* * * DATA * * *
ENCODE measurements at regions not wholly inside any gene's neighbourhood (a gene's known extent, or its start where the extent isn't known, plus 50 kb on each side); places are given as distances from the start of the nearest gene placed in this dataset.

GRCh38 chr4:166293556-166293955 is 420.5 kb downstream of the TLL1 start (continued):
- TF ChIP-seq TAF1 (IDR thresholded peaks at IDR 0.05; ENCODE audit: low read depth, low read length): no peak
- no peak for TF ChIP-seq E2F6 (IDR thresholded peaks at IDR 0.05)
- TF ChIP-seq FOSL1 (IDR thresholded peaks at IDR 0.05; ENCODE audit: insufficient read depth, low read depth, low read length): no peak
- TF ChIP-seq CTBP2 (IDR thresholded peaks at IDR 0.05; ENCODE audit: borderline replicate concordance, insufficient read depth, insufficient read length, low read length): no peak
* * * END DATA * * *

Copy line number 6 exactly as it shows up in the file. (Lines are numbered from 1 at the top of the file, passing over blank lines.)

- TF ChIP-seq CTBP2 (IDR thresholded peaks at IDR 0.05; ENCODE audit: borderline replicate concordance, insufficient read depth, insufficient read length, low read length): no peak